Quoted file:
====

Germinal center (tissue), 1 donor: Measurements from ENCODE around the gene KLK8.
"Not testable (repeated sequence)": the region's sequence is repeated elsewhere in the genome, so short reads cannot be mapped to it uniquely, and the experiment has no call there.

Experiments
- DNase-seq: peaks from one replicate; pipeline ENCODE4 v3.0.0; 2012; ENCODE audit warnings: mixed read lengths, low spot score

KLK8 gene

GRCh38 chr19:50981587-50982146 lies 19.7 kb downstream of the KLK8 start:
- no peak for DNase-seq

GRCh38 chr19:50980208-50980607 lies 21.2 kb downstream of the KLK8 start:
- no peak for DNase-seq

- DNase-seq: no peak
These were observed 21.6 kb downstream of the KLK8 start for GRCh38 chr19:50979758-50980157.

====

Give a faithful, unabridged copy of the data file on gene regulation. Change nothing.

Germinal center (tissue), 1 donor: Measurements from ENCODE around the gene KLK8.
"Not testable (repeated sequence)": the region's sequence is repeated elsewhere in the genome, so short reads cannot be mapped to it uniquely, and the experiment has no call there.

Experiments
- DNase-seq: peaks from one replicate; pipeline ENCODE4 v3.0.0; 2012; ENCODE audit warnings: mixed read lengths, low spot score

KLK8 gene

GRCh38 chr19:50981587-50982146 lies 19.7 kb downstream of the KLK8 start:
- no peak for DNase-seq

GRCh38 chr19:50980208-50980607 lies 21.2 kb downstream of the KLK8 start:
- no peak for DNase-seq

- DNase-seq: no peak
These were observed 21.6 kb downstream of the KLK8 start for GRCh38 chr19:50979758-50980157.